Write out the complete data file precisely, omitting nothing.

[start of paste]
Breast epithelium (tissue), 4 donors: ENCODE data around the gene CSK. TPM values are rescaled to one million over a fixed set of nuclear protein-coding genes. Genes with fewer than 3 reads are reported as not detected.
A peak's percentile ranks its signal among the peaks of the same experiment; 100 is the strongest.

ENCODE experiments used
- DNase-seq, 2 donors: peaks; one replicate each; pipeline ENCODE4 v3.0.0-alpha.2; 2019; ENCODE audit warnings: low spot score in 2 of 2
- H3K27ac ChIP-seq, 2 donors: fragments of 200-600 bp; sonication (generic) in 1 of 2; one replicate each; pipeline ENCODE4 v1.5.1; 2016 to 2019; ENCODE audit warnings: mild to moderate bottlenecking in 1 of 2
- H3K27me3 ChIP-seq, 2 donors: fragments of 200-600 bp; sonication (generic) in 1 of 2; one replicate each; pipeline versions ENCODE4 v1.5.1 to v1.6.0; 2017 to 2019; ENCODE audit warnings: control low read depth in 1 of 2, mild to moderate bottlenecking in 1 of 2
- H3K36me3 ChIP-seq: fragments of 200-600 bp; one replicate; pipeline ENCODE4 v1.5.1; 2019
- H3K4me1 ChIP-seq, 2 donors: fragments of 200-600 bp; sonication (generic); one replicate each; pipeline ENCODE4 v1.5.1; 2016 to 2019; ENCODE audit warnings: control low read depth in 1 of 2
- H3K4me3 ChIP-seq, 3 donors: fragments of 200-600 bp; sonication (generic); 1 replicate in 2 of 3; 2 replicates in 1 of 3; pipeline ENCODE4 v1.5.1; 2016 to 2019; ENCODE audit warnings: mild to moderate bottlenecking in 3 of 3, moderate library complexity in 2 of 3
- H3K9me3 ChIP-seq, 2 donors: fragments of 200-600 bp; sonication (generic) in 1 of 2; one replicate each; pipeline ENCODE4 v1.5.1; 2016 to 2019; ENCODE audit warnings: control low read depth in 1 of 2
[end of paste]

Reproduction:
Breast epithelium (tissue), 4 donors: ENCODE data around the gene CSK. TPM values are rescaled to one million over a fixed set of nuclear protein-coding genes. Genes with fewer than 3 reads are reported as not detected.
A peak's percentile ranks its signal among the peaks of the same experiment; 100 is the strongest.

ENCODE experiments used
- DNase-seq, 2 donors: peaks; one replicate each; pipeline ENCODE4 v3.0.0-alpha.2; 2019; ENCODE audit warnings: low spot score in 2 of 2
- H3K27ac ChIP-seq, 2 donors: fragments of 200-600 bp; sonication (generic) in 1 of 2; one replicate each; pipeline ENCODE4 v1.5.1; 2016 to 2019; ENCODE audit warnings: mild to moderate bottlenecking in 1 of 2
- H3K27me3 ChIP-seq, 2 donors: fragments of 200-600 bp; sonication (generic) in 1 of 2; one replicate each; pipeline versions ENCODE4 v1.5.1 to v1.6.0; 2017 to 2019; ENCODE audit warnings: control low read depth in 1 of 2, mild to moderate bottlenecking in 1 of 2
- H3K36me3 ChIP-seq: fragments of 200-600 bp; one replicate; pipeline ENCODE4 v1.5.1; 2019
- H3K4me1 ChIP-seq, 2 donors: fragments of 200-600 bp; sonication (generic); one replicate each; pipeline ENCODE4 v1.5.1; 2016 to 2019; ENCODE audit warnings: control low read depth in 1 of 2
- H3K4me3 ChIP-seq, 3 donors: fragments of 200-600 bp; sonication (generic); 1 replicate in 2 of 3; 2 replicates in 1 of 3; pipeline ENCODE4 v1.5.1; 2016 to 2019; ENCODE audit warnings: mild to moderate bottlenecking in 3 of 3, moderate library complexity in 2 of 3
- H3K9me3 ChIP-seq, 2 donors: fragments of 200-600 bp; sonication (generic) in 1 of 2; one replicate each; pipeline ENCODE4 v1.5.1; 2016 to 2019; ENCODE audit warnings: control low read depth in 1 of 2